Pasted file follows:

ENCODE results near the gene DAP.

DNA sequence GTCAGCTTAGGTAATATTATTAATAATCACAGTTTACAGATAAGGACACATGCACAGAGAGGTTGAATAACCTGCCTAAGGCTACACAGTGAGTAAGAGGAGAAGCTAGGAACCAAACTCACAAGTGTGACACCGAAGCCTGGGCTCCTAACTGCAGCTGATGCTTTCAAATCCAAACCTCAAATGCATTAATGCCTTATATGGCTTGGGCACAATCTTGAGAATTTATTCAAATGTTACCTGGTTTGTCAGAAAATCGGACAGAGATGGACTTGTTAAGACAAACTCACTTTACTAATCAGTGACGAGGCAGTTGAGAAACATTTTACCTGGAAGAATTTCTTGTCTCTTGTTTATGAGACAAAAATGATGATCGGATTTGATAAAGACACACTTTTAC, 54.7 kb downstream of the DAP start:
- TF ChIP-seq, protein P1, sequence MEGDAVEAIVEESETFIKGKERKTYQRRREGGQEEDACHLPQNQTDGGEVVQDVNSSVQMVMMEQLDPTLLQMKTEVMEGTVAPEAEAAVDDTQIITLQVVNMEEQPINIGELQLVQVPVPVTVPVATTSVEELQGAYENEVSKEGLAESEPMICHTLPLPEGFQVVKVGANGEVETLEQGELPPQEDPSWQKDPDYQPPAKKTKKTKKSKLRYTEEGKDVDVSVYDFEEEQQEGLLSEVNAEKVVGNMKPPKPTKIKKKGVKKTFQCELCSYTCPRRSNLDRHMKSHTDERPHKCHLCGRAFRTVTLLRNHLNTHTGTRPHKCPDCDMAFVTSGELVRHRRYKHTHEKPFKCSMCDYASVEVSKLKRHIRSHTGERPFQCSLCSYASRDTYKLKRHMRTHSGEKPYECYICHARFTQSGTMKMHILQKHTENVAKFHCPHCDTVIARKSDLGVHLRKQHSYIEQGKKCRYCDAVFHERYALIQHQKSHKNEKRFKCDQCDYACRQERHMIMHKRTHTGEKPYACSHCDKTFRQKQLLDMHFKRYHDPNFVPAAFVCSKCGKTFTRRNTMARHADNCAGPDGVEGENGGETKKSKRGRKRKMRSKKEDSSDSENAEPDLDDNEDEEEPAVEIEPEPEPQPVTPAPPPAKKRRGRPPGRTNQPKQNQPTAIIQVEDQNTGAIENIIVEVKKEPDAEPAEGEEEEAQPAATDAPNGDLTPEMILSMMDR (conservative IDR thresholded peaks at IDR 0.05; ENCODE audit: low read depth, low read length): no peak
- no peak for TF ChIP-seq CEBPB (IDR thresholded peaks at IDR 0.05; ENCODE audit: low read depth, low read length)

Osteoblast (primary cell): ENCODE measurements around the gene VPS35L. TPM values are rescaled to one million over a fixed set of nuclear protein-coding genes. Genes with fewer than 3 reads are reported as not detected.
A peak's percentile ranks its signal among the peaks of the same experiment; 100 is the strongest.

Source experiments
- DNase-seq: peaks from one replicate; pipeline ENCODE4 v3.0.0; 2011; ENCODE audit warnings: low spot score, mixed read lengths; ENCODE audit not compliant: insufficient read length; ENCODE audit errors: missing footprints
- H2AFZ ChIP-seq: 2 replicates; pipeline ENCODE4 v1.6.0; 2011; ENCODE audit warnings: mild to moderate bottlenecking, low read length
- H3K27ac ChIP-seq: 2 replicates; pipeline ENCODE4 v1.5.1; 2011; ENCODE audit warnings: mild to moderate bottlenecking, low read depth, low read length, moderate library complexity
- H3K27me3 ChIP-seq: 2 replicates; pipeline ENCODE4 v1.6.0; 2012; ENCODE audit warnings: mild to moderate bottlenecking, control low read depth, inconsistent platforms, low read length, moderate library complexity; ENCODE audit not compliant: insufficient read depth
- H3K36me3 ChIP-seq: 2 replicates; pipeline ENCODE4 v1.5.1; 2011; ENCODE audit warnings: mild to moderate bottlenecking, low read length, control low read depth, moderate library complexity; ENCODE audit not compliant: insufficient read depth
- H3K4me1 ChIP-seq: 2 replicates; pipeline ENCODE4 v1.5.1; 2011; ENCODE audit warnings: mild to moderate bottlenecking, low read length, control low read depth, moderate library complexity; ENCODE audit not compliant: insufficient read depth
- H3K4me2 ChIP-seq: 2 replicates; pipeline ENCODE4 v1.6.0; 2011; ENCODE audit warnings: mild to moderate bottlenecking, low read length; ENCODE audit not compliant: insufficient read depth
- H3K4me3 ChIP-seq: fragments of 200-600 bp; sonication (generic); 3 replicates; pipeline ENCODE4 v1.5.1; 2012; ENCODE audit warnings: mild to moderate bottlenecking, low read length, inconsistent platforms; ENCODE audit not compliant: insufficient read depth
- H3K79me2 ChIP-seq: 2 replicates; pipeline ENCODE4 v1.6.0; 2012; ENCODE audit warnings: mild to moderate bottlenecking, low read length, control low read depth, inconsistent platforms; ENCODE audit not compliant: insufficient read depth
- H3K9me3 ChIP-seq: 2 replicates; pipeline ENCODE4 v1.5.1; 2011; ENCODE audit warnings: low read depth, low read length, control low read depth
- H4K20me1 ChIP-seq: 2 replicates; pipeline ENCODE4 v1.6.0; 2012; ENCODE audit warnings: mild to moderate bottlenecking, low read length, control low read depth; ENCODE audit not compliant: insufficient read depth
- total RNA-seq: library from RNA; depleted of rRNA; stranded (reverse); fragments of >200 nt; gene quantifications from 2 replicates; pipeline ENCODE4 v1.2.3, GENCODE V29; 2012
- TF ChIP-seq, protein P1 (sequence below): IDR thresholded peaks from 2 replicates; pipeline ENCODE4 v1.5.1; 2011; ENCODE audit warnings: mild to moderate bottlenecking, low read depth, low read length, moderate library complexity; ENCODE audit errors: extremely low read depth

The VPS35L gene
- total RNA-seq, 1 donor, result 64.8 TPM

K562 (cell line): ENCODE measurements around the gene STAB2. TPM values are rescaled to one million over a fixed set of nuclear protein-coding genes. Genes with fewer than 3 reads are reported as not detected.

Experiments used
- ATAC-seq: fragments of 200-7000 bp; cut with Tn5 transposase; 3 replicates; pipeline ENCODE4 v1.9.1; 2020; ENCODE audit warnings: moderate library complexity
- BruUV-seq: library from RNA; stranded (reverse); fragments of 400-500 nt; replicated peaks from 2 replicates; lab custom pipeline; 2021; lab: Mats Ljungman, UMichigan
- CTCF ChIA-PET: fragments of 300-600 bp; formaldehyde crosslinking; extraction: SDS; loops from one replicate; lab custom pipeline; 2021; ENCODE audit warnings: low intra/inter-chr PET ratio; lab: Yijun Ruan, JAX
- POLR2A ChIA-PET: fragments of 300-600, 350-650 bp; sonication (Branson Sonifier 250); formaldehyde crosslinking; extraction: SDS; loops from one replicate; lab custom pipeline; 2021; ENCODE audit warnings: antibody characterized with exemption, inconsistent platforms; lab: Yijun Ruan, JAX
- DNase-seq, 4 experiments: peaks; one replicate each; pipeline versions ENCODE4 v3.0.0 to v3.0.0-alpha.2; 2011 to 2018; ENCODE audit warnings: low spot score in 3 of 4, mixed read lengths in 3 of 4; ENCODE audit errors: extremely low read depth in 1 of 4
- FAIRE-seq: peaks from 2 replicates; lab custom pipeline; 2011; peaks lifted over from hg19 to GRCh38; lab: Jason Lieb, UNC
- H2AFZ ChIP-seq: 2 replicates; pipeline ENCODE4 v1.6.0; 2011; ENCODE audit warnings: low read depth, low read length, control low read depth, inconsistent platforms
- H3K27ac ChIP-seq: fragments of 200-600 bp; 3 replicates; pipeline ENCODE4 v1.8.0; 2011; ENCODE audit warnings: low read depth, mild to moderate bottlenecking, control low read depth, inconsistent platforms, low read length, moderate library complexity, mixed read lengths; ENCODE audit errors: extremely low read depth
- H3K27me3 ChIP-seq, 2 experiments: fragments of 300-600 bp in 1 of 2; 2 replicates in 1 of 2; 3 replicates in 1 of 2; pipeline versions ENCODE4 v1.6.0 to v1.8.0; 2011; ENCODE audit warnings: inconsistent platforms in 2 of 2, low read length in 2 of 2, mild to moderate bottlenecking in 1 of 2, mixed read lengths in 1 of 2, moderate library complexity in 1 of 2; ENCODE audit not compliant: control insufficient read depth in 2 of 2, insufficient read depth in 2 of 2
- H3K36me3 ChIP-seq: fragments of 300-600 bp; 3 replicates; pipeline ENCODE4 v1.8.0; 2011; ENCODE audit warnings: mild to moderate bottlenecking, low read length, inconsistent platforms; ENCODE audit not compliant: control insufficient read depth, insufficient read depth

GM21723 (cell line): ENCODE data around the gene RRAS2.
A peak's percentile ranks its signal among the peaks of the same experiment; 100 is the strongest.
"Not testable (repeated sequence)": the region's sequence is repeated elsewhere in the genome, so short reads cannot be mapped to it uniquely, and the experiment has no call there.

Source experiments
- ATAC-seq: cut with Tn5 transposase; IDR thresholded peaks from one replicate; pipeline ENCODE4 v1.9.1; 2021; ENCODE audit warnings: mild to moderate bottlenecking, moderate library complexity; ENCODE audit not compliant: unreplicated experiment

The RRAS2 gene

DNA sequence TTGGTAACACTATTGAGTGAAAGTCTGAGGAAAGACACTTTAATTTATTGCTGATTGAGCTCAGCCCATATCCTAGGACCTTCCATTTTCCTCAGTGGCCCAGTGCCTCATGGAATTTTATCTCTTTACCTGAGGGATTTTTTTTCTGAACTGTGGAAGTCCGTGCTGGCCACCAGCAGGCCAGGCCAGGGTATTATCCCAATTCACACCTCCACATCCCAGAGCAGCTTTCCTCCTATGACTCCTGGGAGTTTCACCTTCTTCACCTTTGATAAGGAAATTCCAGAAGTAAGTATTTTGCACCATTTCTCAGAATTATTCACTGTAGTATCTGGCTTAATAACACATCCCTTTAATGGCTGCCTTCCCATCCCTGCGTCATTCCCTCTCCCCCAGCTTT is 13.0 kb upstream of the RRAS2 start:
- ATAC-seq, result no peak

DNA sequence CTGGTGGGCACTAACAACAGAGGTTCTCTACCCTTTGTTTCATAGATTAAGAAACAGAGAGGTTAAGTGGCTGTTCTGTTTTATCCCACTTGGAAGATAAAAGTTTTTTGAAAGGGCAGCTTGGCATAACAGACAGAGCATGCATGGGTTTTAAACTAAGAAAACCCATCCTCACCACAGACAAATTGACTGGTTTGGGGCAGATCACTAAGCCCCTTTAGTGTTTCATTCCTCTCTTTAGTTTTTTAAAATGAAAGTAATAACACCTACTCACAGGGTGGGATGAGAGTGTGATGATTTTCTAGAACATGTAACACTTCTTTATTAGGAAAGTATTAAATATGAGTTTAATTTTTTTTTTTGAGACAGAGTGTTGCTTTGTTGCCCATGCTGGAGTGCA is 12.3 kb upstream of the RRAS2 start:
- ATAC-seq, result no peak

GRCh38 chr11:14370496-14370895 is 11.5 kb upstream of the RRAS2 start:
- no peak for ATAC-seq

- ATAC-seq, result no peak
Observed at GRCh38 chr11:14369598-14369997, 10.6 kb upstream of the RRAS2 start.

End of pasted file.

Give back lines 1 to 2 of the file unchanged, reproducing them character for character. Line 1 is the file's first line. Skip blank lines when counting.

ENCODE results near the gene DAP.

DNA sequence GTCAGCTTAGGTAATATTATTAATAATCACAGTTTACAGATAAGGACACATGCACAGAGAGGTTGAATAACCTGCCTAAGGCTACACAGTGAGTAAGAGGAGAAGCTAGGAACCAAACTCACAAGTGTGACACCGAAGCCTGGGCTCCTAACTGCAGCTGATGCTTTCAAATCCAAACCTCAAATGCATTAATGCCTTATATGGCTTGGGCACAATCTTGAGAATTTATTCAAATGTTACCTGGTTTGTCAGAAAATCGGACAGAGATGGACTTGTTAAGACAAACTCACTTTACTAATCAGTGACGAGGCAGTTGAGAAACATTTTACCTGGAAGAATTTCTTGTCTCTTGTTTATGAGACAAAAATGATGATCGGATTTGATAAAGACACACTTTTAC, 54.7 kb downstream of the DAP start: